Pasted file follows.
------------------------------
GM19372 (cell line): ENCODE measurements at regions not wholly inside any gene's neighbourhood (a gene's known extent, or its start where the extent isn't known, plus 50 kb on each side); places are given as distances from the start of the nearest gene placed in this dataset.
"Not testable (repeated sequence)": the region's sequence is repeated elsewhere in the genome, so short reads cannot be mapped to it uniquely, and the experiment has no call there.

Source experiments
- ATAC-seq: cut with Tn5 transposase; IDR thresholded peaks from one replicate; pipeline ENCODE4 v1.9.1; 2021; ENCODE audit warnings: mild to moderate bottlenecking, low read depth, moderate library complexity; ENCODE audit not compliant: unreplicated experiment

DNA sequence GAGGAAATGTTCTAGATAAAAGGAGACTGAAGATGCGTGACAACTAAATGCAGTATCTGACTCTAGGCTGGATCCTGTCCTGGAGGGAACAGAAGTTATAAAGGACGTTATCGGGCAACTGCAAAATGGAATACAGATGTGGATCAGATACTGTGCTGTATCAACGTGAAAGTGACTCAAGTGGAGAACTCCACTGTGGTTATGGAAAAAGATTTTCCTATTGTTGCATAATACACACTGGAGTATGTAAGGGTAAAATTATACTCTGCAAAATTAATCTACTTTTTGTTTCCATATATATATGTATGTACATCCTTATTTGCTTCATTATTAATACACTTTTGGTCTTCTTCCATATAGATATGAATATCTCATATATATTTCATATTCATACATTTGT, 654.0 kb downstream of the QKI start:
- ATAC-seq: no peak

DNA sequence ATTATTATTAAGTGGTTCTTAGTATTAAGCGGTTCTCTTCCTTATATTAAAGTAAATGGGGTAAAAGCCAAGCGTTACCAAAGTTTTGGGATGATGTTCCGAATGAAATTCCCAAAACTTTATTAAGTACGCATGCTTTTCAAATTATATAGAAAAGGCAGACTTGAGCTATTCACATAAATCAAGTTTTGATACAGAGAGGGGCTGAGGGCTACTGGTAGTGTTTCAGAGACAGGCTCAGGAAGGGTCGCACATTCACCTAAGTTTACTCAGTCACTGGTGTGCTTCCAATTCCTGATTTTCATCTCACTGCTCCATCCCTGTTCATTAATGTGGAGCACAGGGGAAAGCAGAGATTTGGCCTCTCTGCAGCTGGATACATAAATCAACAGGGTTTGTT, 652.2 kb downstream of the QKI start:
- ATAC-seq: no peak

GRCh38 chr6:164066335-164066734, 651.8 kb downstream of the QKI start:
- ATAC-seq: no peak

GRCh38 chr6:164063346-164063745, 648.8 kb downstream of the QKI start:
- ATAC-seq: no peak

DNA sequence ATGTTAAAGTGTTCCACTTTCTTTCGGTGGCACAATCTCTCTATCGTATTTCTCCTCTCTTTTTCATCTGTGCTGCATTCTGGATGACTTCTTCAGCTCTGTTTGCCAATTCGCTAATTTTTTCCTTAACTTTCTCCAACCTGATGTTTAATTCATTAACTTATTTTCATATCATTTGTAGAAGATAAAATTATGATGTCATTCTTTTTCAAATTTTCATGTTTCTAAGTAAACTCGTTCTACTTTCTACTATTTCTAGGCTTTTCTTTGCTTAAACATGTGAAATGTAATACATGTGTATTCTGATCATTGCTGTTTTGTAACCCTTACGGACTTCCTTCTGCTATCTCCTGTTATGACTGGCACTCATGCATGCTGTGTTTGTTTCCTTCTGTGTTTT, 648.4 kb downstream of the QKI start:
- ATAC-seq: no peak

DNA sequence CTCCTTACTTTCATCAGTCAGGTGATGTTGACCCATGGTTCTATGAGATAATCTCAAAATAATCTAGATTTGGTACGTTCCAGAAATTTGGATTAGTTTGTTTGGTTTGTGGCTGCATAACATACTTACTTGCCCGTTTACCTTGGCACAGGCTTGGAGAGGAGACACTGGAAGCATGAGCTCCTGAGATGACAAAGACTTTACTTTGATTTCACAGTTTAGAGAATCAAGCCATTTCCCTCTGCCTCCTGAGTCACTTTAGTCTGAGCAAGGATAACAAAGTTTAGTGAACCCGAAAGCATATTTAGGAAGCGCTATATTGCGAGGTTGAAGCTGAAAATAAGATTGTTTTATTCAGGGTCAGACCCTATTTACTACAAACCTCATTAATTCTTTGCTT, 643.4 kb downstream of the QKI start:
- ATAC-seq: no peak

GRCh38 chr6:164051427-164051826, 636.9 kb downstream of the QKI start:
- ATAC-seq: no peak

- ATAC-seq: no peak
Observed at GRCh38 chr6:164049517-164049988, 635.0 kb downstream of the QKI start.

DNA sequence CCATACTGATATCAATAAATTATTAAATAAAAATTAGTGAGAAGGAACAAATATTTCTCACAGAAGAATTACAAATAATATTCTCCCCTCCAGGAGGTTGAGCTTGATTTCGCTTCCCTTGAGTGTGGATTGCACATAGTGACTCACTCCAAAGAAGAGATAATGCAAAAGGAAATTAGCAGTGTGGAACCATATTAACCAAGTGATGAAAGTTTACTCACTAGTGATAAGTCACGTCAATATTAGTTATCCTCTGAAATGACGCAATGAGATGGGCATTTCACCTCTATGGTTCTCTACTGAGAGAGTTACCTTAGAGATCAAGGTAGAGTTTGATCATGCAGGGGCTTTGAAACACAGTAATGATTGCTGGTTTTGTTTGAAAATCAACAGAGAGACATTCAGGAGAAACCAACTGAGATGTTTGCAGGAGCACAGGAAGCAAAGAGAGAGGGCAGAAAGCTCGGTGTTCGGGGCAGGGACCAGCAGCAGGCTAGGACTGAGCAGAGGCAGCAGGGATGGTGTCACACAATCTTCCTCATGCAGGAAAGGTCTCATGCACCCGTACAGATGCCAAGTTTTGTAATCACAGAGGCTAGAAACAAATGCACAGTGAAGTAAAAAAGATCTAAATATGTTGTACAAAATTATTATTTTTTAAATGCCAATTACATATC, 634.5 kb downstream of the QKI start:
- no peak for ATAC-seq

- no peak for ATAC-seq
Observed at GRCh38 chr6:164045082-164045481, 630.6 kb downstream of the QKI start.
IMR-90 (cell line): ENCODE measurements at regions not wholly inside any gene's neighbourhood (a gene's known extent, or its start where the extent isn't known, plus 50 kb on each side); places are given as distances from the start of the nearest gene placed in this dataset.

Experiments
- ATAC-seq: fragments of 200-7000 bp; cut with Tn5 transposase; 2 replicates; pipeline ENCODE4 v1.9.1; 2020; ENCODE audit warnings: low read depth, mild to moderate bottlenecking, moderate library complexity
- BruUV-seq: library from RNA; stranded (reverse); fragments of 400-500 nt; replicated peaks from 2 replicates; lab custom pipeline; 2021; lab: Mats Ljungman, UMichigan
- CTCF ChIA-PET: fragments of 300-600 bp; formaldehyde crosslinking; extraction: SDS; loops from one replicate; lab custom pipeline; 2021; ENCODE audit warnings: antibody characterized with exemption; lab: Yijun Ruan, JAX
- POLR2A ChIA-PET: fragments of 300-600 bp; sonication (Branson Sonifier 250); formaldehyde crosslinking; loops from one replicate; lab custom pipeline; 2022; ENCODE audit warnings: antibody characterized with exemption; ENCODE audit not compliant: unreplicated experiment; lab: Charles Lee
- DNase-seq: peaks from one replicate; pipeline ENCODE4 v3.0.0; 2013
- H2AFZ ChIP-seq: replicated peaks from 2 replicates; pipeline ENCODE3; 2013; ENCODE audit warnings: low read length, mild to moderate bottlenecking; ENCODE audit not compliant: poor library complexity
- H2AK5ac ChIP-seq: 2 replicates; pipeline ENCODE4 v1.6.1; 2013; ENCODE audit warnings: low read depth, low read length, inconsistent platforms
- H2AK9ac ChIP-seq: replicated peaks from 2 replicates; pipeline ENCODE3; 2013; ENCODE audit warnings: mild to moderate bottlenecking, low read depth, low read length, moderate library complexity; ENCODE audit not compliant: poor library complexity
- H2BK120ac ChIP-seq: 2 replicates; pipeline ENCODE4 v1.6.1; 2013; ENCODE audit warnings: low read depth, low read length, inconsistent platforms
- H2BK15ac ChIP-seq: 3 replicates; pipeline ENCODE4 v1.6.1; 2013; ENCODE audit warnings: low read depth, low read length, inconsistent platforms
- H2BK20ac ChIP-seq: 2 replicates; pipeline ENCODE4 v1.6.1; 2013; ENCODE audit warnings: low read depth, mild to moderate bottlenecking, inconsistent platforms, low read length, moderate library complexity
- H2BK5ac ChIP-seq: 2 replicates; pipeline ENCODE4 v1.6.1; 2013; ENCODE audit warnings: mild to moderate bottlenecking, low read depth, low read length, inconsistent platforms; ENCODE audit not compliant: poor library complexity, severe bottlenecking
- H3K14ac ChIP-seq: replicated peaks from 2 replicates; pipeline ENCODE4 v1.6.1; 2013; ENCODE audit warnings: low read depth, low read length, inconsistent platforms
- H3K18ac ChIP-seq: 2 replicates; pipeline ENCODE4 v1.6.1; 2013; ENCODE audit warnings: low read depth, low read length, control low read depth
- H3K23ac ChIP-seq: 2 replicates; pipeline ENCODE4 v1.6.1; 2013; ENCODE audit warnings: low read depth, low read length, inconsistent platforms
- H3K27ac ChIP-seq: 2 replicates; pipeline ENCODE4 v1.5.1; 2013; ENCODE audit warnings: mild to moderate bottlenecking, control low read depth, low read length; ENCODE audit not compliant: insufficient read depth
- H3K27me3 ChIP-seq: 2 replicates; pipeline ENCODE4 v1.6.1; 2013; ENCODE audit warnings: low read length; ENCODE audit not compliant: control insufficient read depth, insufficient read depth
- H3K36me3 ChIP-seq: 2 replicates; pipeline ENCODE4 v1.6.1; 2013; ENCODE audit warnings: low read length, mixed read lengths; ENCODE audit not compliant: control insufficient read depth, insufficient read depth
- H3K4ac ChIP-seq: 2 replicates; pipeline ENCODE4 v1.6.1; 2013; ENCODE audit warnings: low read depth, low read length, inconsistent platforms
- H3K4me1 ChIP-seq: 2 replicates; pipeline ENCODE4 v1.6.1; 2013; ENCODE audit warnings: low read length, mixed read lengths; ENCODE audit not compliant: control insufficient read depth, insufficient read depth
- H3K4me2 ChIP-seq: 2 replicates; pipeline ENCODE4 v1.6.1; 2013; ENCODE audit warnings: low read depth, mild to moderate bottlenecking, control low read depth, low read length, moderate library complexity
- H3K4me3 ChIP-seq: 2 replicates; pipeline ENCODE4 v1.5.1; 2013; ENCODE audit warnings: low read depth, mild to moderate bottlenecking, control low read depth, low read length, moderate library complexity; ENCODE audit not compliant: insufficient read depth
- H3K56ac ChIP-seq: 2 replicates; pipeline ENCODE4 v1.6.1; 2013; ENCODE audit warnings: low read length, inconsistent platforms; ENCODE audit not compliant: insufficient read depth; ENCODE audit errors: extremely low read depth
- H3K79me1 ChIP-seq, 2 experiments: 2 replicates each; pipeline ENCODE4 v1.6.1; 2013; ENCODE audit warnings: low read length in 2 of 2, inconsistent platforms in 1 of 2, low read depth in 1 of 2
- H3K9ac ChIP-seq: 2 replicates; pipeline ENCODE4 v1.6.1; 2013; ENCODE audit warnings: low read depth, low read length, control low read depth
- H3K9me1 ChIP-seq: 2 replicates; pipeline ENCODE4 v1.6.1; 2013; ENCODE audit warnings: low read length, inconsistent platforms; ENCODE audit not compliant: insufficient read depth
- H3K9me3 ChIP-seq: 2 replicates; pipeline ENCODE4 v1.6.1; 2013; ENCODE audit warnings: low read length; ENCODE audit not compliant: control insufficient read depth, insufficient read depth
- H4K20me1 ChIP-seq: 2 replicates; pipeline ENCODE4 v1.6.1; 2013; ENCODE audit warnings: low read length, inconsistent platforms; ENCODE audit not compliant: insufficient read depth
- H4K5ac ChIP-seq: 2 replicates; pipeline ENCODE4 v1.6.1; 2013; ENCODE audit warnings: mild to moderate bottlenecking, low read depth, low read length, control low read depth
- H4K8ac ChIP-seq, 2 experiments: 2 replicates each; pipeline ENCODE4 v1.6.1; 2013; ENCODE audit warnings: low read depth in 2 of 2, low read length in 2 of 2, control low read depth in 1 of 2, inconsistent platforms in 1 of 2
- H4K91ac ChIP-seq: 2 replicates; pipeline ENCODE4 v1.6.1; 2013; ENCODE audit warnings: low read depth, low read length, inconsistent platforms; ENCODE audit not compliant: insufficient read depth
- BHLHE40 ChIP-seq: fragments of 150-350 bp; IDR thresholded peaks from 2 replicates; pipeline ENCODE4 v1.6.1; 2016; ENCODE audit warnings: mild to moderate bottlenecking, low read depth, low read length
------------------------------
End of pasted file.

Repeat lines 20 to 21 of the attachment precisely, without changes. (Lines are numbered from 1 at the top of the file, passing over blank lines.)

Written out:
Observed at GRCh38 chr6:164049517-164049988, 635.0 kb downstream of the QKI start.

DNA sequence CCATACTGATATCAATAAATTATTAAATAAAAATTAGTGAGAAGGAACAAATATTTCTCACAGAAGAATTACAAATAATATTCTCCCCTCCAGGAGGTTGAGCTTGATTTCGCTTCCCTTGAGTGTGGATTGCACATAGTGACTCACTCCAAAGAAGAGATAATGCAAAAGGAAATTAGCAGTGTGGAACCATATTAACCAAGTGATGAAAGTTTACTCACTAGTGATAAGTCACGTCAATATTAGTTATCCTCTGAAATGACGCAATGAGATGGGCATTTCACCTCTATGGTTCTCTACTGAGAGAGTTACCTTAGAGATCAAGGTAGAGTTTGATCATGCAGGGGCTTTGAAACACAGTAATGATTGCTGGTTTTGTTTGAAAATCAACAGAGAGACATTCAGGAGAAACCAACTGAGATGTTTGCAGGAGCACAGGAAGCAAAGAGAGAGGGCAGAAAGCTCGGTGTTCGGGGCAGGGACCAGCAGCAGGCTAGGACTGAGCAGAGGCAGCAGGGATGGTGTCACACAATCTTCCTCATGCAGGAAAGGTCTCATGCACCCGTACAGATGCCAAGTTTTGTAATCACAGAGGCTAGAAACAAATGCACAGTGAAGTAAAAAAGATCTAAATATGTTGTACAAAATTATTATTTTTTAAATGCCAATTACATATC, 634.5 kb downstream of the QKI start: